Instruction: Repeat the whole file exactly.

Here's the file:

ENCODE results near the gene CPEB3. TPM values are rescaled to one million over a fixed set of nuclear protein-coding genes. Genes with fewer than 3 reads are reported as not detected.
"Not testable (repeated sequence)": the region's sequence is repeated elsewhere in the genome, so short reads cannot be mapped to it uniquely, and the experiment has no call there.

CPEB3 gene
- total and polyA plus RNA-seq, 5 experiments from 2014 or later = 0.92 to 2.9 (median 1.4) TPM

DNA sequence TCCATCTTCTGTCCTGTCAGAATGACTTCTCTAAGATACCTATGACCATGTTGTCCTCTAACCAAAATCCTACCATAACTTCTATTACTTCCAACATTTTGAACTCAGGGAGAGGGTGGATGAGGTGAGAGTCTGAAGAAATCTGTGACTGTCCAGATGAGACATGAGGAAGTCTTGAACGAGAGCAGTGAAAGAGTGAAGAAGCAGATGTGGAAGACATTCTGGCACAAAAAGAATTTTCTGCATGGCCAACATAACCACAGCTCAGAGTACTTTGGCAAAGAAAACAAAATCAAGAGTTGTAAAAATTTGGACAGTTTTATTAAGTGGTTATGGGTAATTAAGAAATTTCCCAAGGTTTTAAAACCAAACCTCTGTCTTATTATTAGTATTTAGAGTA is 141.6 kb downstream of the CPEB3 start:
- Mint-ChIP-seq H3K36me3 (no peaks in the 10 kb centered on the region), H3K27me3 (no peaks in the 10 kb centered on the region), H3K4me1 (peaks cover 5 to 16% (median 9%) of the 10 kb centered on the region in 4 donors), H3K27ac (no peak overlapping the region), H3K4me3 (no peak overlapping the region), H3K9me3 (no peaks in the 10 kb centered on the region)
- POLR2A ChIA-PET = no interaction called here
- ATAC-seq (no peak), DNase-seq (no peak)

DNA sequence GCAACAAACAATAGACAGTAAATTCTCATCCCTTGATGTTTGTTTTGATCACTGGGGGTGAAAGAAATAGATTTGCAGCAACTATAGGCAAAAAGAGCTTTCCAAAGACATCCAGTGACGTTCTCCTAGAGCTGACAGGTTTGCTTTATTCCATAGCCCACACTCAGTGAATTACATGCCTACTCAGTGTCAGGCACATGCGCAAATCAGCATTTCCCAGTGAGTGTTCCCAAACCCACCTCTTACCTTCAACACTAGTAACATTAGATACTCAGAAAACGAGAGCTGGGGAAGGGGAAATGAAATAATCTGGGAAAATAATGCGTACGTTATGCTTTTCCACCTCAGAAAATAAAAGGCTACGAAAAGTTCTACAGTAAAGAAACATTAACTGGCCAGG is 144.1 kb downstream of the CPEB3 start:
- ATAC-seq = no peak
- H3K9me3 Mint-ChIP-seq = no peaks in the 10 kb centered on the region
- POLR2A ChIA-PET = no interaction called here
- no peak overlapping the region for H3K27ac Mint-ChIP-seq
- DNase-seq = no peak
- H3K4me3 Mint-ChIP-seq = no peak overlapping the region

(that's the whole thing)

ENCODE results near the gene CPEB3. TPM values are rescaled to one million over a fixed set of nuclear protein-coding genes. Genes with fewer than 3 reads are reported as not detected.
"Not testable (repeated sequence)": the region's sequence is repeated elsewhere in the genome, so short reads cannot be mapped to it uniquely, and the experiment has no call there.

CPEB3 gene
- total and polyA plus RNA-seq, 5 experiments from 2014 or later = 0.92 to 2.9 (median 1.4) TPM

DNA sequence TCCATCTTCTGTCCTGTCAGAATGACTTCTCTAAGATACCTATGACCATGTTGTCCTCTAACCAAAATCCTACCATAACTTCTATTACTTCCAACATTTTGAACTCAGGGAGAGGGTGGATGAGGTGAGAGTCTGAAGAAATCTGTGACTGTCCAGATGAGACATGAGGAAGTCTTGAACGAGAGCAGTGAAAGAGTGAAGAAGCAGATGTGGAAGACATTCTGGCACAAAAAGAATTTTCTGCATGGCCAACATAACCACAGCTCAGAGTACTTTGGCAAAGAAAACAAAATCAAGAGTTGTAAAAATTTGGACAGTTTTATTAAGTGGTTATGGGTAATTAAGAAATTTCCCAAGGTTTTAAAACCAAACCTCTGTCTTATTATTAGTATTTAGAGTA is 141.6 kb downstream of the CPEB3 start:
- Mint-ChIP-seq H3K36me3 (no peaks in the 10 kb centered on the region), H3K27me3 (no peaks in the 10 kb centered on the region), H3K4me1 (peaks cover 5 to 16% (median 9%) of the 10 kb centered on the region in 4 donors), H3K27ac (no peak overlapping the region), H3K4me3 (no peak overlapping the region), H3K9me3 (no peaks in the 10 kb centered on the region)
- POLR2A ChIA-PET = no interaction called here
- ATAC-seq (no peak), DNase-seq (no peak)

DNA sequence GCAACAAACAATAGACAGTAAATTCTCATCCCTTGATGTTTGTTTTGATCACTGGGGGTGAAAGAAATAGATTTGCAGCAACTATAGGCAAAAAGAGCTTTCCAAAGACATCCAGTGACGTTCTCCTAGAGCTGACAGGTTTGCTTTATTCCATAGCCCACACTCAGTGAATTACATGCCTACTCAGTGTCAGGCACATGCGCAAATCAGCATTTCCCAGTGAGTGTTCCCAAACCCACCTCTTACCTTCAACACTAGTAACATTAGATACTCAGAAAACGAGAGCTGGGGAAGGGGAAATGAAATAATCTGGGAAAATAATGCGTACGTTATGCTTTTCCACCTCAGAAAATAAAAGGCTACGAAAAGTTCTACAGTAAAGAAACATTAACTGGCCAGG is 144.1 kb downstream of the CPEB3 start:
- ATAC-seq = no peak
- H3K9me3 Mint-ChIP-seq = no peaks in the 10 kb centered on the region
- POLR2A ChIA-PET = no interaction called here
- no peak overlapping the region for H3K27ac Mint-ChIP-seq
- DNase-seq = no peak
- H3K4me3 Mint-ChIP-seq = no peak overlapping the region